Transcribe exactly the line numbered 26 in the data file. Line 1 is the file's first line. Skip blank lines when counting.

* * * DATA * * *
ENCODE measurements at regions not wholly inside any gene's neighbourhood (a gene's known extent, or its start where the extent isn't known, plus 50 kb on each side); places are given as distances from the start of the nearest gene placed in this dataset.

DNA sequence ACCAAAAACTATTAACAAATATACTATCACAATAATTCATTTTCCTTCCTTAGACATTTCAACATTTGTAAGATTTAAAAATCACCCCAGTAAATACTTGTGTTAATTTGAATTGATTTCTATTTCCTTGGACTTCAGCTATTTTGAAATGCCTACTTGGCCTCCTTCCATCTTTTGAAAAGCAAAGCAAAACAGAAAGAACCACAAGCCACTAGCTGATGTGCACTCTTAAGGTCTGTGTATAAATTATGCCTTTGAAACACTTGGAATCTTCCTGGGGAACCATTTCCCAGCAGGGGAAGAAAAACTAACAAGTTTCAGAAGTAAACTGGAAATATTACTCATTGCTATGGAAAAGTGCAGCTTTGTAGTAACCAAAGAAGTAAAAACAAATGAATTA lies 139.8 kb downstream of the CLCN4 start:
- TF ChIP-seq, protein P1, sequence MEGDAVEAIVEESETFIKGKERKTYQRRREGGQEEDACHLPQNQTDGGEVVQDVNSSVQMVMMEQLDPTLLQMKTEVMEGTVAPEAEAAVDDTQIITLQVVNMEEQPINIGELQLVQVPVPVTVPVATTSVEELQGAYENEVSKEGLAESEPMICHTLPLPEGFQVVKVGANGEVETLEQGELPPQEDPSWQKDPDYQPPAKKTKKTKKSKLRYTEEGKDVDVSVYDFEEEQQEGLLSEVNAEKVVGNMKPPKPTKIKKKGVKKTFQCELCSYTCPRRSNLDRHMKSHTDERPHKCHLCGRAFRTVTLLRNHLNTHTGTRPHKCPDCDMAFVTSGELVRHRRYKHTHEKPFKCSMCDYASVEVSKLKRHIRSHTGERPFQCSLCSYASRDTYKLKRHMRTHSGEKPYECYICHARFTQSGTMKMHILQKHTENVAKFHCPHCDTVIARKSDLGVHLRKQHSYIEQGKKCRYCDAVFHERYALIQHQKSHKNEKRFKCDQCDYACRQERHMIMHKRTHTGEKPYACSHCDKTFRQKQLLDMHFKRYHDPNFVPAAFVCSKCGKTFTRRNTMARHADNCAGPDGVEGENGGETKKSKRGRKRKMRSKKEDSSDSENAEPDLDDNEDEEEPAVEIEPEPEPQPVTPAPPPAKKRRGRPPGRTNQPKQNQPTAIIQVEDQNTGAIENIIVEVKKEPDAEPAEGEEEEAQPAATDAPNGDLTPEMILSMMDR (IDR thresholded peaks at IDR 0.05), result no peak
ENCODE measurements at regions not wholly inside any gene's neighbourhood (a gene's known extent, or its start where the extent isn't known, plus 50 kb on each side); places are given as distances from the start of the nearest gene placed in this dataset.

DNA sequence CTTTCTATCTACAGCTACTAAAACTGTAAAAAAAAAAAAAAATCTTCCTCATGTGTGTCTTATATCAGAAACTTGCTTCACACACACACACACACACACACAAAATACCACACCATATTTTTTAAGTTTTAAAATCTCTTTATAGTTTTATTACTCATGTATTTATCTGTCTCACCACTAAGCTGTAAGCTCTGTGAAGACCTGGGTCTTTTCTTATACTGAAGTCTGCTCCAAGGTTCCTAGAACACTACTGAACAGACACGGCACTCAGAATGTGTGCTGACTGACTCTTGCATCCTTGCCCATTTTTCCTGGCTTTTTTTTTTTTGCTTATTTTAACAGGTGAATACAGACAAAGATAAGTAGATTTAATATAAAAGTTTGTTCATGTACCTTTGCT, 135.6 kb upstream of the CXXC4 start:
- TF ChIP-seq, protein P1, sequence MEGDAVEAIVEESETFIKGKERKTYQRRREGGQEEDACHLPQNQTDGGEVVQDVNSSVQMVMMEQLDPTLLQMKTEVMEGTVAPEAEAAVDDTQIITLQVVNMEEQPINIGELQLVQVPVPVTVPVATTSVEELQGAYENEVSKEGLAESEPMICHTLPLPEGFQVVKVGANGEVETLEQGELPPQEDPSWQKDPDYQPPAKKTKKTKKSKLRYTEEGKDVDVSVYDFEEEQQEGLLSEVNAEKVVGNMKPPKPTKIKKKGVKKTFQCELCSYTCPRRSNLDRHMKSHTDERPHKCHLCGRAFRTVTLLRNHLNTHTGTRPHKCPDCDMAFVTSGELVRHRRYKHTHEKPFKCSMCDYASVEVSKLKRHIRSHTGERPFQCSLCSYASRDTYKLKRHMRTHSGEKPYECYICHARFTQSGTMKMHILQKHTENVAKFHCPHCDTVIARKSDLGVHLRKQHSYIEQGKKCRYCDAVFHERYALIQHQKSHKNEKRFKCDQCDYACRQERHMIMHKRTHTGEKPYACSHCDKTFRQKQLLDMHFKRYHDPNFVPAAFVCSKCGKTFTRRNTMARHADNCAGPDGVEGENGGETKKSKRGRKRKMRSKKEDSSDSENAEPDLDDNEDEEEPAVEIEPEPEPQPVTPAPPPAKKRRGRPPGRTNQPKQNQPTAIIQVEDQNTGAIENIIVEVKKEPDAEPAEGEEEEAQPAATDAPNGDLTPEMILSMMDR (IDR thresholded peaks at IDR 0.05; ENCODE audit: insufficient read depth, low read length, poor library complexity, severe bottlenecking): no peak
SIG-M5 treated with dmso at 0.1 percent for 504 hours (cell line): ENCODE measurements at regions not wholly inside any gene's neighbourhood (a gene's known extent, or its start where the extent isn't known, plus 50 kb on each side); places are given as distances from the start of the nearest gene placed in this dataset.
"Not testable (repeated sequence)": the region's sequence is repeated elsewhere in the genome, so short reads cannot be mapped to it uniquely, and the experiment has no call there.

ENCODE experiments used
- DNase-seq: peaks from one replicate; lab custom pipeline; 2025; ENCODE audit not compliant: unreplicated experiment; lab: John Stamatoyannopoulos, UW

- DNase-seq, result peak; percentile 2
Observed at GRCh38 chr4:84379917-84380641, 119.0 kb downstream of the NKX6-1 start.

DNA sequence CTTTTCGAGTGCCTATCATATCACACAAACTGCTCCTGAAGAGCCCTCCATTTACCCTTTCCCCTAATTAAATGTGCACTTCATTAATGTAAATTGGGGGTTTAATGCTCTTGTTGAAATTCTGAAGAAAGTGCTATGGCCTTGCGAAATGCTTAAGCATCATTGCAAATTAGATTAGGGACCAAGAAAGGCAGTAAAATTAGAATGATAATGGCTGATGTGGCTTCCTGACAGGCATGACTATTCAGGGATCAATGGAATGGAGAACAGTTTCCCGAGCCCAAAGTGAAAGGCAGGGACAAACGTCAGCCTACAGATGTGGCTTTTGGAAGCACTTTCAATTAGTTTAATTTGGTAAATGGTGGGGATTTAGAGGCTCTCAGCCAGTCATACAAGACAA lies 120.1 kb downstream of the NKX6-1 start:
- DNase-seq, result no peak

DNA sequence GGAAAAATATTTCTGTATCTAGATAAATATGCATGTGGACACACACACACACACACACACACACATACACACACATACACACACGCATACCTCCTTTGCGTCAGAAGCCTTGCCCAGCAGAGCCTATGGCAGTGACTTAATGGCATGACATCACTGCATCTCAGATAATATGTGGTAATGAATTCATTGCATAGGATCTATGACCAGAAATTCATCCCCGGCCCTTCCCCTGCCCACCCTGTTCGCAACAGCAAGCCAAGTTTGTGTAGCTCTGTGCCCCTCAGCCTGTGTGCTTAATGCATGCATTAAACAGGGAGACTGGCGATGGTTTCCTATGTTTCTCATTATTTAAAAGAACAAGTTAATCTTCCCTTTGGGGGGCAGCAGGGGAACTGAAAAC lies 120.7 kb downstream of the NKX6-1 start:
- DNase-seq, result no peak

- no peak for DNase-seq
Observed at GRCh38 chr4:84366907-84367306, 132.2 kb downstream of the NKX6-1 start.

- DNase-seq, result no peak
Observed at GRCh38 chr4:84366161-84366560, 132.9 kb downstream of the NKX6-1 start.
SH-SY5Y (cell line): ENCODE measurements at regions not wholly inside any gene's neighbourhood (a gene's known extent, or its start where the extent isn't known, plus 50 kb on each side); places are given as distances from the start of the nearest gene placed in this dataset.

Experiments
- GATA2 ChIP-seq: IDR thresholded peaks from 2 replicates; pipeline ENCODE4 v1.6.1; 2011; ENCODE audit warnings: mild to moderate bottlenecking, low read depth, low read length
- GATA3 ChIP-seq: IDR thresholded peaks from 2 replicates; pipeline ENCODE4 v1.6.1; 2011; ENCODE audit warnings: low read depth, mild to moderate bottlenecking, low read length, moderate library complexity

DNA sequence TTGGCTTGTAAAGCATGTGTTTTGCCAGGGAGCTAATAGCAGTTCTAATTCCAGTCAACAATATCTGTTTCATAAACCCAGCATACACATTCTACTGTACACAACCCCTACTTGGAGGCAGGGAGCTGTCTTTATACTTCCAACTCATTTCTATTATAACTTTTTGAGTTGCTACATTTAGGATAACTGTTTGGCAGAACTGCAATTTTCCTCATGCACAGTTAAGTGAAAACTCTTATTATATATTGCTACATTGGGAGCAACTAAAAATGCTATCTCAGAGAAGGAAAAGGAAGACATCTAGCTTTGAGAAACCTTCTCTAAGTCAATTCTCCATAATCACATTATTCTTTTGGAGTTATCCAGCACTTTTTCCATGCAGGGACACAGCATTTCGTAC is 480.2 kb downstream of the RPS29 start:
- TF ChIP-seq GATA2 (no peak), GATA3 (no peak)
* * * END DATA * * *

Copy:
- TF ChIP-seq GATA2 (no peak), GATA3 (no peak)